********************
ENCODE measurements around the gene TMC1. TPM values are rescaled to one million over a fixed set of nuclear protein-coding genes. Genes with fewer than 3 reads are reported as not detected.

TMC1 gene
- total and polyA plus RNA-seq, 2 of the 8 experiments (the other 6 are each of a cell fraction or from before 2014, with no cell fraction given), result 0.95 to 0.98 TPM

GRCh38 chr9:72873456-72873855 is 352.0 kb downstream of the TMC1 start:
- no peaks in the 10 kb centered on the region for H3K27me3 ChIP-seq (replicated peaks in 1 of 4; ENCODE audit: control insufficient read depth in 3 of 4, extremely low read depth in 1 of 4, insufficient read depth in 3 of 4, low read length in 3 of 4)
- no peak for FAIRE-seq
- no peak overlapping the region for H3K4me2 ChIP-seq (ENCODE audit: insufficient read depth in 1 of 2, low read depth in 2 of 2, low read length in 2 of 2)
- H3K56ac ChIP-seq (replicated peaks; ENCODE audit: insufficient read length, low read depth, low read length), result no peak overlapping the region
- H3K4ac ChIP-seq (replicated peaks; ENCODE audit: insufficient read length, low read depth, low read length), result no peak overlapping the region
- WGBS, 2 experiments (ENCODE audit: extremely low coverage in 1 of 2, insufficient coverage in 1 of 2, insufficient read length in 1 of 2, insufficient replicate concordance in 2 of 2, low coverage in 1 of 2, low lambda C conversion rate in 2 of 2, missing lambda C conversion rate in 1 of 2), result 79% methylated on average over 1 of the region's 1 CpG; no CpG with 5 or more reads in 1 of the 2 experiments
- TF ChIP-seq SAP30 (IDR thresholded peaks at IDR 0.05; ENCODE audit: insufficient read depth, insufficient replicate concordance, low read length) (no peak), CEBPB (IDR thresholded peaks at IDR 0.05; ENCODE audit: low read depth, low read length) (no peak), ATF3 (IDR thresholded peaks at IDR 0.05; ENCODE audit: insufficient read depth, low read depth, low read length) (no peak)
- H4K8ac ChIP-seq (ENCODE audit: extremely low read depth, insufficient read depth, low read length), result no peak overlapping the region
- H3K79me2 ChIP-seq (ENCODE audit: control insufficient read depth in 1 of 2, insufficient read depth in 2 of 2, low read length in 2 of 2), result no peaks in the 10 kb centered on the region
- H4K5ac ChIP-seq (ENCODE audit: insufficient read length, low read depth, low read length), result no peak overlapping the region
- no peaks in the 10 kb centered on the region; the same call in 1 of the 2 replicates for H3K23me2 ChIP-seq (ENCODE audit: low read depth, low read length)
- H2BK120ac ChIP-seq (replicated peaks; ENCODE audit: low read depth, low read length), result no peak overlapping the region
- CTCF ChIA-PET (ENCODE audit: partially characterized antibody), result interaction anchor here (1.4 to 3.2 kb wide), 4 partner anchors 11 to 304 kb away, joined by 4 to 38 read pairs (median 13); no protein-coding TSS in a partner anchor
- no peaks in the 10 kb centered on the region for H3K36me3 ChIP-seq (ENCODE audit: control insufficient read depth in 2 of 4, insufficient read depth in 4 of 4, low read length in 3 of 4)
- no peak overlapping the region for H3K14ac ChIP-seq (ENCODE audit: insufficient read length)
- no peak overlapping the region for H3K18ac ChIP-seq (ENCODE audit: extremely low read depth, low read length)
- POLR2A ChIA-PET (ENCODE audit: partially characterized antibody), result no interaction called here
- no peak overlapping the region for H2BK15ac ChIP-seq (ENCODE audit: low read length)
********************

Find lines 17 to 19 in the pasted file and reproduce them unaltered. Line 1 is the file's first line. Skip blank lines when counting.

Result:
- CTCF ChIA-PET (ENCODE audit: partially characterized antibody), result interaction anchor here (1.4 to 3.2 kb wide), 4 partner anchors 11 to 304 kb away, joined by 4 to 38 read pairs (median 13); no protein-coding TSS in a partner anchor
- no peaks in the 10 kb centered on the region for H3K36me3 ChIP-seq (ENCODE audit: control insufficient read depth in 2 of 4, insufficient read depth in 4 of 4, low read length in 3 of 4)
- no peak overlapping the region for H3K14ac ChIP-seq (ENCODE audit: insufficient read length)